June 12,2008

Grassley: Trade Preference Programs Should Not be Taken for Granted

Opening Statement of Senator Chuck Grassley
Senate Finance Committee Hearing
Oversight of U.S. Trade Preference Programs
June 12, 2008

For some time now, I’ve been thinking about the function of our preference programs and theirrelation to U.S. trade policy objectives. I welcome the witnesses who are here today to assist theCommittee in exploring these issues. Our trade preferences merit fundamental reconsideration onthree levels. First, what is their purpose? Second, how effective are they in achieving their purpose?Can their operation be improved, and if so, how? And third, do U.S. trade preferences undermineour broader trade policy objectives to any extent? If so, how can the two be reconciled? Thisreconsideration of our preference programs is needed because the answers to at least some of thesequestions may have changed over time. And those changes may have consequences for how weutilize our trade agenda to advance our national economic and foreign policy interests in theglobalized economy of the 21st century.

On the first point, if we accept that our preference programs are primarily intended to help facilitatesustainable economic development in the beneficiary countries, it’s natural then to ask how well arethey achieving that objective. According to recent study of 2006 data by the GovernmentAccountability Office, the distribution of benefits appears limited. Our broadest preference programis the Generalized System of Preferences (GSP), which has been in place since 1975. Of 131beneficiary countries, the top 10 account for over three quarters of our imports under the GSPprogram. Similarly, if you consider all our preference programs together, the top 4 beneficiarycountries account for over half of our imports under those programs, while the top 25 account forover 95 percent of such imports. A threshold concern then is how to spread those benefits morebroadly.

The composition of our imports raises another concern. Fuel accounts for about 60 percent of ourimports under preference programs. How can we utilize our preferences to better facilitate verticallyintegratedbusiness development in beneficiary countries outside of the energy sector? That’s anissue we’ve been grappling with under the African Growth and Opportunity Act, for example.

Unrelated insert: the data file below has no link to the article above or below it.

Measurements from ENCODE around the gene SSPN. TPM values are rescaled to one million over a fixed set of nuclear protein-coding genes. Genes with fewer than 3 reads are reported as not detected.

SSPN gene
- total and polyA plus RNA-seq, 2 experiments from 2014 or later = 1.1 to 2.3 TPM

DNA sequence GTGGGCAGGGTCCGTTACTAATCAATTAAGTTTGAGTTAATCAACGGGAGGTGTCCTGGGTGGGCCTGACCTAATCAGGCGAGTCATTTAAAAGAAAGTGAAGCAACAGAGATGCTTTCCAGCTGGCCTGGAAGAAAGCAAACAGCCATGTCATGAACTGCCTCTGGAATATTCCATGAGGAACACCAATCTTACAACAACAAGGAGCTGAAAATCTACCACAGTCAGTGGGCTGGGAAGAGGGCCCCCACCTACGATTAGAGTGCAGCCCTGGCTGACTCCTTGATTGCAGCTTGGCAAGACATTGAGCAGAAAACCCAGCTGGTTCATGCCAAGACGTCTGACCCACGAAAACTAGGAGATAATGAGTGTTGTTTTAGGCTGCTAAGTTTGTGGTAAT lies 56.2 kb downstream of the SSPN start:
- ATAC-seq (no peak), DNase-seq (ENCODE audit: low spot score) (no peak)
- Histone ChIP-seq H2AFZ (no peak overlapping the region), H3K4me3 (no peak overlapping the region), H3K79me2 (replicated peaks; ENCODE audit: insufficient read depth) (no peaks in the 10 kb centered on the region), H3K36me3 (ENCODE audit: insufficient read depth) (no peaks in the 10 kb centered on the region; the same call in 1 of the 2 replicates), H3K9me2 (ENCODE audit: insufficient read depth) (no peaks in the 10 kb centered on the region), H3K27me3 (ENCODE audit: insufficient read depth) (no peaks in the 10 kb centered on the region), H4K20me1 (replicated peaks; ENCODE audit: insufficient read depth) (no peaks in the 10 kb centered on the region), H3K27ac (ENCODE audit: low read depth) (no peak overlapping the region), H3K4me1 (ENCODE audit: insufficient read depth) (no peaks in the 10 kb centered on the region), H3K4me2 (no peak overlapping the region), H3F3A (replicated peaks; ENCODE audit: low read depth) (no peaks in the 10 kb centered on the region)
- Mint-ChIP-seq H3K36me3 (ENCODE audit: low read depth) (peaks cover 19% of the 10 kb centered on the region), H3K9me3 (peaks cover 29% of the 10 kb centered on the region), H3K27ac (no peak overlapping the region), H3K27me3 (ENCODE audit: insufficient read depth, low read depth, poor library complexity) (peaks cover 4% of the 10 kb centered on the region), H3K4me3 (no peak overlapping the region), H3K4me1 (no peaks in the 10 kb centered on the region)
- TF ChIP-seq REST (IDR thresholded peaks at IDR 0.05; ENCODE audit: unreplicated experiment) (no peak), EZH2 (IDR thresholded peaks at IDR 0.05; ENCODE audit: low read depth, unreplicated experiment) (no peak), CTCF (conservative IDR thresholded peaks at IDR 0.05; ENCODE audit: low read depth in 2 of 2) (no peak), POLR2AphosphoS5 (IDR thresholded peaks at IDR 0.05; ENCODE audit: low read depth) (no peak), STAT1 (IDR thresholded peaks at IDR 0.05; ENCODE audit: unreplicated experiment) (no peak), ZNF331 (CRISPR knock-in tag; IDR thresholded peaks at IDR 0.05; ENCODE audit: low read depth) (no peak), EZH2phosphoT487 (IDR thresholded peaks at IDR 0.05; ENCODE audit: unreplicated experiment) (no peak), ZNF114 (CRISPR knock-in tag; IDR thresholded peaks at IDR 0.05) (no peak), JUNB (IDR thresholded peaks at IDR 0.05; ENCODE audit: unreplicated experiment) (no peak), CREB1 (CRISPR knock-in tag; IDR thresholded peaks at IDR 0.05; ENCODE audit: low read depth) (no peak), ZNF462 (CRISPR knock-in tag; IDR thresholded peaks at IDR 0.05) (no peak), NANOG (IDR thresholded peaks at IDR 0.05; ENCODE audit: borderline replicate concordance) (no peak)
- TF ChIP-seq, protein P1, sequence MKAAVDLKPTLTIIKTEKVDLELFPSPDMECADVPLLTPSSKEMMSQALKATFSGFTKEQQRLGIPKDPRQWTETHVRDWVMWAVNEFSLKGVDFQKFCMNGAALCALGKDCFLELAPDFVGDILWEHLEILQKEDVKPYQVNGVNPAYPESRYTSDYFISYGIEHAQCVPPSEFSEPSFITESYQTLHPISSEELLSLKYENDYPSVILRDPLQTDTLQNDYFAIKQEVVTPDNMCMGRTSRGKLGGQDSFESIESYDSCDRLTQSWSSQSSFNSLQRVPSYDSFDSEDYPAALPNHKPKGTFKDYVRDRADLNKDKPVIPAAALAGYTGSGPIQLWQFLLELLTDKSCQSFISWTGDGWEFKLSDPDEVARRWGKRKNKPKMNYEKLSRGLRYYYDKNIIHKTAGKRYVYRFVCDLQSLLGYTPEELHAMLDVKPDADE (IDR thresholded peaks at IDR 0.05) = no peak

On the other hand, we also need to consider the point at which it becomes appropriate to limit orwithdraw benefits under our preference programs. The GSP program does contain limitations onthe amount of preferential treatment a beneficiary country may receive, but those limitations can bewaived. Congress took a first step in reforming this waiver framework in 2006, by providing for thereview and revocation of such waivers if they’ve been in place for 5 consecutive years and thevolume of imports reflects that such imports have become super-competitive. We need to furtherreview the conditionality that attaches to our various preference programs and assess whether theoperation and administration of that conditionality can be improved.

We must also guard against complacency. Trade preferences should not be taken for granted. Thatgoes for U.S. importers as well as foreign governments. I’m concerned that we’re seeing evidenceof complacency from some of the advanced developing countries in the ongoing Doha Roundnegotiations in the World Trade Organization. If trade preferences become an obstacle to achievingbroad multilateral market liberalization, then we need to rethink the construct of our preferenceprograms.

Finally, we need to consider what are the limitations of preference programs. Other factors such ascivil strife, conflict, inadequate infrastructure, an inefficient transportation network, poorlydeveloped capital markets, and corruption, may play a large role in impeding sustainable economicdevelopment. So, I put it to our witnesses—how should we utilize our preference programs to betterfacilitate sustainable economic development—and, as developing countries prosper, how do wetransition to a more mature, reciprocal, trading relationship? I look forward to hearing yourresponses.